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Administration backs higher SBA guarantee in new TARP
WASHINGTON (2/11/09)—The Obama administration Tuesday backed a statutory change that would increase the federally guaranteed portion of Small Business Administration (SBA) loans, a change that could take some pressure off the credit union member business lending (MBL) cap. As expected, U.S. Treasury Secretary Timothy Geithner Tuesday detailed the administration’s new strategy for executing its Trouble Asset Relief Program---or TARP. Under the original TARP, the Treasury was authorized to spend $700 billion to buy troubled assets from financial institutions, although the department had been criticized for how it has spent the money thus far. Others criticized TARP as a misnomer, claiming it did little to reach troubled assets—and Geithner said Tuesday that the administration will scrap that name and call its new approach the “Financial Stability Plan.” Regarding SBA loans, Geithner said “because small businesses are so important to our economy, we're going to take additional steps to make it easier for them to get credit…” “By increasing the federally guaranteed portion of SBA loans, and giving more power to the SBA to expedite loan approvals, we believe we can turn around the dramatic decline in SBA lending we have seen in recent months,” he added. The Credit Union National Association (CUNA) has noted that an increase in the guaranteed portion of an SBA loan could benefit credit unions engaged in SBA 7(a) and 504 lending because the guaranteed portions of such loans do not count towards the credit union 12.25% of assets MBL cap. CUNA also backs an improved timeframe within which SBA would be required to approve applications for loan guarantees. The House economic stimulus plan passed early this month carried both provisions. Another element of Geithner’s announcement of potential importance to credit unions was the creation of a public-private investment fund. Treasury, in conjunction with federal bank regulators and the private sector, will create an “aggregator” of bad assets—already labeled a “bad bank”--to help financial institutions take pressure off their balance sheets. CUNA General Counsel Eric Richard said the investment fund seems to hold some potential for credit unions, including corporates. “We will have to wait for details on who will be eligible to sell assets to this fund, how prices will be set, and so on. CUNA will be pushing for standards and procedures that will give credit unions some long-overdue options," Richard said. Two other primary elements of the Financial Stability Plan outlined by the Treasury secretary briefly are:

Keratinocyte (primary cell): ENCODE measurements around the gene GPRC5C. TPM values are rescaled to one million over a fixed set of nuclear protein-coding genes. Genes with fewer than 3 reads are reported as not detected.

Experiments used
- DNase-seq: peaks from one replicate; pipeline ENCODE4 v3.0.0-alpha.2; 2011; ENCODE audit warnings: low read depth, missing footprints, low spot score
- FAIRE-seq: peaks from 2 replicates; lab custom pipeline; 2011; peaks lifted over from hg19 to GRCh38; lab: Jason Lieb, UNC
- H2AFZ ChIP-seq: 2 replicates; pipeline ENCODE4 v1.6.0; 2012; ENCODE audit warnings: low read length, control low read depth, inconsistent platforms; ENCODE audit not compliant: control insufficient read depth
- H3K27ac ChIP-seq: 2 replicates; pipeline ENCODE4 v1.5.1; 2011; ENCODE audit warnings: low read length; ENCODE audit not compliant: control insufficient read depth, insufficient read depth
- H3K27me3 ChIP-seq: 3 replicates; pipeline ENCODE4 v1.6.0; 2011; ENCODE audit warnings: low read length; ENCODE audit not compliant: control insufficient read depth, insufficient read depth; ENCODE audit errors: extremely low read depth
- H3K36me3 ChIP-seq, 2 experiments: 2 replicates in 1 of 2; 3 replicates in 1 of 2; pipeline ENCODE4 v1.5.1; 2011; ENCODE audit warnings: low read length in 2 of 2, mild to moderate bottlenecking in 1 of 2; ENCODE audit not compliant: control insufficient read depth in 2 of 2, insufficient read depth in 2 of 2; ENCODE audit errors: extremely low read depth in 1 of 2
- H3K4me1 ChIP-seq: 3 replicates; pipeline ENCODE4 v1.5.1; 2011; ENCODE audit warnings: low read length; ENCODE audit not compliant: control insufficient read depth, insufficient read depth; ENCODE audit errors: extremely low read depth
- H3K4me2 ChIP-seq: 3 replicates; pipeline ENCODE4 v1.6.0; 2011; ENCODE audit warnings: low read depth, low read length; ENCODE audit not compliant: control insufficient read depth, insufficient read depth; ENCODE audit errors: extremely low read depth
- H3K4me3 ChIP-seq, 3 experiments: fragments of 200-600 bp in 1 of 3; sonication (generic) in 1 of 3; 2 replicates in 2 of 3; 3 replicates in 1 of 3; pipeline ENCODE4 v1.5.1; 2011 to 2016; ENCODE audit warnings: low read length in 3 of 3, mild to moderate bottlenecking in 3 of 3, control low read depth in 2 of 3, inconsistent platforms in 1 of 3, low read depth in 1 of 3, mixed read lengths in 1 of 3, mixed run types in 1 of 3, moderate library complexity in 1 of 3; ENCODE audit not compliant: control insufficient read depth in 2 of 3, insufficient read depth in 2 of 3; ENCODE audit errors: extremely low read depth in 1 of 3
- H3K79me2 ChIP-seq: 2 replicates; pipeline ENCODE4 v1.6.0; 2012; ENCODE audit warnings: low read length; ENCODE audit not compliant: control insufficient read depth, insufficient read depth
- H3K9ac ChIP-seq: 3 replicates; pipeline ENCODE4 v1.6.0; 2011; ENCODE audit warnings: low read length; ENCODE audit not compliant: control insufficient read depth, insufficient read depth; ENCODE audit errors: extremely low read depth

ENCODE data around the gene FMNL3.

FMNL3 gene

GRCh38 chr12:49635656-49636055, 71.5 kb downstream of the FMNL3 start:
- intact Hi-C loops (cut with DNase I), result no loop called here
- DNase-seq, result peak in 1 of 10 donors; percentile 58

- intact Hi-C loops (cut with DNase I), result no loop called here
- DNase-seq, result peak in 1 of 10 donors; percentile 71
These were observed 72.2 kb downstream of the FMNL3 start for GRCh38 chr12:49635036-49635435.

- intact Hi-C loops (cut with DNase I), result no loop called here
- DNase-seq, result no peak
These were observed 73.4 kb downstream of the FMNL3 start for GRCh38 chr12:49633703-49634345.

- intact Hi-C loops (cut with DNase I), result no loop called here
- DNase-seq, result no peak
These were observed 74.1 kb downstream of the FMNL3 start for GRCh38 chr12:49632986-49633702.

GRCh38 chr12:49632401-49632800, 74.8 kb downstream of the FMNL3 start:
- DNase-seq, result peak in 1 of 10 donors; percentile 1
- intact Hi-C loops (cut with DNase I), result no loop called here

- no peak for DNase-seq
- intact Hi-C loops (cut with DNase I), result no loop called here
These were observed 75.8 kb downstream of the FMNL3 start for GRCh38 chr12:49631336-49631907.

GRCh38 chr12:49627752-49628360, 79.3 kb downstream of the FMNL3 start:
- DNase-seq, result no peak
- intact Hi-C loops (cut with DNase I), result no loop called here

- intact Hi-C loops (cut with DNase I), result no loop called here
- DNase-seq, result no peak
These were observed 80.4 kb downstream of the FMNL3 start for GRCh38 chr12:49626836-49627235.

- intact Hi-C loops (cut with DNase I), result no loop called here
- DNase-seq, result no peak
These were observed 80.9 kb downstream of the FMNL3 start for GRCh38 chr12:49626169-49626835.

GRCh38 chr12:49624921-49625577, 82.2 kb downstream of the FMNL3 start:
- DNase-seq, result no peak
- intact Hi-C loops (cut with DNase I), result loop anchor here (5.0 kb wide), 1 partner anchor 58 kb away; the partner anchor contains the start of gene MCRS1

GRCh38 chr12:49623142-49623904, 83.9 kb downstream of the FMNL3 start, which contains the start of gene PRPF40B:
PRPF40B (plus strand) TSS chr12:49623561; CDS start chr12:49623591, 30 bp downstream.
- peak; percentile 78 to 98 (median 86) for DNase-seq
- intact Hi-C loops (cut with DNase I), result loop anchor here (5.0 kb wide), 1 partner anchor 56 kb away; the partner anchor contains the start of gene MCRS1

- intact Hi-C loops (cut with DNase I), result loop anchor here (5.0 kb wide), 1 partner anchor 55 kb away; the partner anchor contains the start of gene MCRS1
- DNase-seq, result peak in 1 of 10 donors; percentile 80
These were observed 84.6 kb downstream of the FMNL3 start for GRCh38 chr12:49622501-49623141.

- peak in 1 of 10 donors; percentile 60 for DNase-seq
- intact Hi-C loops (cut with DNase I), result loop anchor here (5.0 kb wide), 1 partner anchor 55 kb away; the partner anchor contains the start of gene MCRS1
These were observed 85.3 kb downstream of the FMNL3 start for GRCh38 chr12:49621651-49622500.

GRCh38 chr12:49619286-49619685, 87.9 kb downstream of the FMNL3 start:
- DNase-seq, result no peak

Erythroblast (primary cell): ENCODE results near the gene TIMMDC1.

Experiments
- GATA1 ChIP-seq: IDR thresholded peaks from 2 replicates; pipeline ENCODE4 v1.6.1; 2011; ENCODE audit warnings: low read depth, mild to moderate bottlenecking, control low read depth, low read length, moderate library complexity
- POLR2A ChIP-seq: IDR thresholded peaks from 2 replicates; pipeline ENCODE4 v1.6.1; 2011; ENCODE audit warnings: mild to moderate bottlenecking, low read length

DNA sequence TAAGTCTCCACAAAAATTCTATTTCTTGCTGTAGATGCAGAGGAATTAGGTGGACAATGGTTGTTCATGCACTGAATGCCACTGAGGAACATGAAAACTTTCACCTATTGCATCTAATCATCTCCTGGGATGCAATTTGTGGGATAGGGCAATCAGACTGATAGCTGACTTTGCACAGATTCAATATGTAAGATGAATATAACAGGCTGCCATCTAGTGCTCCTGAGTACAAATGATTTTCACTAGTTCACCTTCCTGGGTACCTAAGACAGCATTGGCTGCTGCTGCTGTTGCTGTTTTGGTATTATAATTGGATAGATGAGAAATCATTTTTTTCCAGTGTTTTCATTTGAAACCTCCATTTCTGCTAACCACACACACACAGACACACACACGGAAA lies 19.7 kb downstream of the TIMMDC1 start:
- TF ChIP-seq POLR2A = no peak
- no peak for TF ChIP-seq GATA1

* Financial Stability Trust: Requires rigorous “stress test” examinations of institutions applying for new capital investments from the Treasury under the plan; and * Consumer and Business Initiative: To include an expansion of the Federal Reserve’s announced, but not yet implemented, Term Asset-Backed Securities Loan Facility (TALF).
Geithner noted that the Obama administration intends to have its plan for a restructured U.S. financial regulatory system ready to present at the G20 Summit in London April 2. After introducing the Financial Stability Plan in the morning, Geithner testified before the Senate Banking Committee reiterating and expanding his remarks.


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